- •What is the primary question addressed by this study?The primary purpose of this study is to understand how dementia caregivers experienced online support services after switching to videoconferencing during the COVID-19 pandemic.
- •What is the main finding of this study?We found that dementia caregivers had high satisfaction with pre-pandemic services and continued to feel supported by services provided online. They also transitioned to telehealth services with little difficulty.
- •What is the meaning of the finding?Dementia caregivers are able to utilize and benefit from telehealth support services, and our findings suggest that telehealth is an advantageous means of securing support services during the pandemic and moving forward.
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- Vanelli M.
- Coope B
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- Pinquart M
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- Cohen G
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Theme 1: Experiences of Caregivers During COVID-19
Changes in level of support
“Well, what I really need right now is respite.” [chuckles] […] "I need a break, and you know people in the group are saying, 'why don't you hire someone?'” […] “I'm not letting anyone in here.” [chuckles] "I don't know where they've been, who they've come in contact with. […] But yet, I need help desperately.”
“I wish there were eight days in the week. I don't have enough time to do everything that I have to do because I am the only one.”
“All of our doctors are on 34th Street […] and that's a big problem because, at this point, I am very uncomfortable taking any kind of mode of transportation – definitely not subways, which was a perfect mode of transportation for us. Buses – out of the question.”
“[Before the pandemic] He had his group, and I was able to […] just stay there to relax. And I enjoyed talking to the other caregivers. I mean, I feel like I made connections with these, these people. And I miss them in many respects.”
“I suspect being in isolation makes it difficult…more difficult for her because I think she responds to social stimulation, you know, she's more alert and alive. […] So I think the isolation contributes [to negative outcomes]”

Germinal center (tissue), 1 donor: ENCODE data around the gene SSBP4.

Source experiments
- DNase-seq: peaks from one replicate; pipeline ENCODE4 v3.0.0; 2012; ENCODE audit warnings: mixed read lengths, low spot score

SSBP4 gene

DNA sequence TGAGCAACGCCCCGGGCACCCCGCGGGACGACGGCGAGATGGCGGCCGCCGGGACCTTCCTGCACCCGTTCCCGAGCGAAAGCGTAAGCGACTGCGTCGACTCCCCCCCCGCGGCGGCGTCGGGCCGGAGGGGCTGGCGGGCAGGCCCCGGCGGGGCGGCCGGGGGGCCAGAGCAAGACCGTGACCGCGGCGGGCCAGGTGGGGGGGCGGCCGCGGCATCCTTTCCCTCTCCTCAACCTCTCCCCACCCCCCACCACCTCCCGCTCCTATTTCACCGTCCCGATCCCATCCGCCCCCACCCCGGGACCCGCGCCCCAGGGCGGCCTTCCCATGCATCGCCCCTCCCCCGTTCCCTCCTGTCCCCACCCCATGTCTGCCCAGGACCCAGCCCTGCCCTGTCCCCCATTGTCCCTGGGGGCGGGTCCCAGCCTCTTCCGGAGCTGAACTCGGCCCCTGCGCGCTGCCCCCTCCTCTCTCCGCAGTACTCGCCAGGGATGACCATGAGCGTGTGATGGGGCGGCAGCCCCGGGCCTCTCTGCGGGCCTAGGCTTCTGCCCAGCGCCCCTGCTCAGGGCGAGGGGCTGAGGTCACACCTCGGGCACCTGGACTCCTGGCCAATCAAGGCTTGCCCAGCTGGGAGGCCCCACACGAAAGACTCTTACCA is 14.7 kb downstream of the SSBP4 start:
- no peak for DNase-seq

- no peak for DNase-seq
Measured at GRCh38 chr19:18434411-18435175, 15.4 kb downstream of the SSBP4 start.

Changes in the relationship with the PWD
“Of course, [COVID] affects our relationship and we go through periods of time when there's more anger, more on my part, struggle, obstinacy or stubbornness on her part or inability to respond. And we go through periods of time when we're warm and affectionate."
“We're really together, so I have to, and she has to, figure out ways of getting along.”
“I'm much more aware of his fragility and then the fragility of our future and of the need to be very protective of him. […] I think it just generally made me more caring and nurturing of him.”
Caregiver stress due to differences in perception of the pandemic
“I have to explain to him about the pandemic. I tell him it's worldwide and we are on a mandatory lockdown and if we go out, we must wear a mask, otherwise, we'll be fined. So, when we do get out, and I point out, I point out everyone who is wearing a mask. And sort of like to reinforce what I told him. But, of course, he doesn't remember from day to day”
“In some ways, I'm angry with him because he doesn't get it that we are living in a different environment.”
Benefits and silver linings
“And it was […] the hour-long Zoom party, that had it not been for COVID, I would not have been invited to the party. It would've been for young people ‘cause they're all around 40. This way, I got invited, and I got such satisfaction in seeing all these lovely young people from the past.”
"My daughter and granddaughters in Texas, for example. I now see them once a week, whereas I never, never would have before."
“Every time we went out for some activity […], it was such a stressful, exhausting, physically exhausting, stressful experience. We don't have to do it anymore and I'm almost really glad that we can't go out.”
“Overall, it hasn't been negative. The way I see it is our life has been surreal since we've been dealing with dementia. And now, it feels like everybody's life is surreal. So, it's like everybody has joined us; this surreal world. So, in a way, there's some comfort in that, which is kind of bizarre, but I do feel like everybody is kind of in our reality now.”
Theme 2: Caregiver Response to the FSP During COVID-19
General responses about the FSP
“It's extremely helpful in terms of a place to ventilate, talk about problems, get very good feedback, get emotional support, get cognitive support, and feel that I belong to someplace where people understand what my situation is.”
“It was an outlet for all this fear, anger, anxiety that I have. I don't know where else I could get rid of it.”
Online support groups
“We connected […] even more now that we're doing Zoom than before…in a way that we started telling more of our personal stories. … We know more about each other not just as caregivers but as people… So, I think in some bizarre way, this whole COVID experience has enriched our togetherness and our support for each other.”
“[during COVID-19] we shared the [phone] numbers realizing that it would be really helpful to all of us to know that we are there for each other not only on Thursday afternoon but other times also. I think that has been a very, very positive side.”
“Not getting the physical aspect of the group – we would hug each other or there was a closeness that you can't quite just duplicate online. But it's working, so I'm happy about that.”
“I know this is inevitable with the Zoom technology but sometimes it's hard when our number is as much as 8 or 9 or 7 or 8...Very often, we're talking on top of each other, whereas in person, we defer to each other.”
Suggestions for additional offerings by the FSP
- Appleman ER
- O'Connor MK
- Rockefeller W
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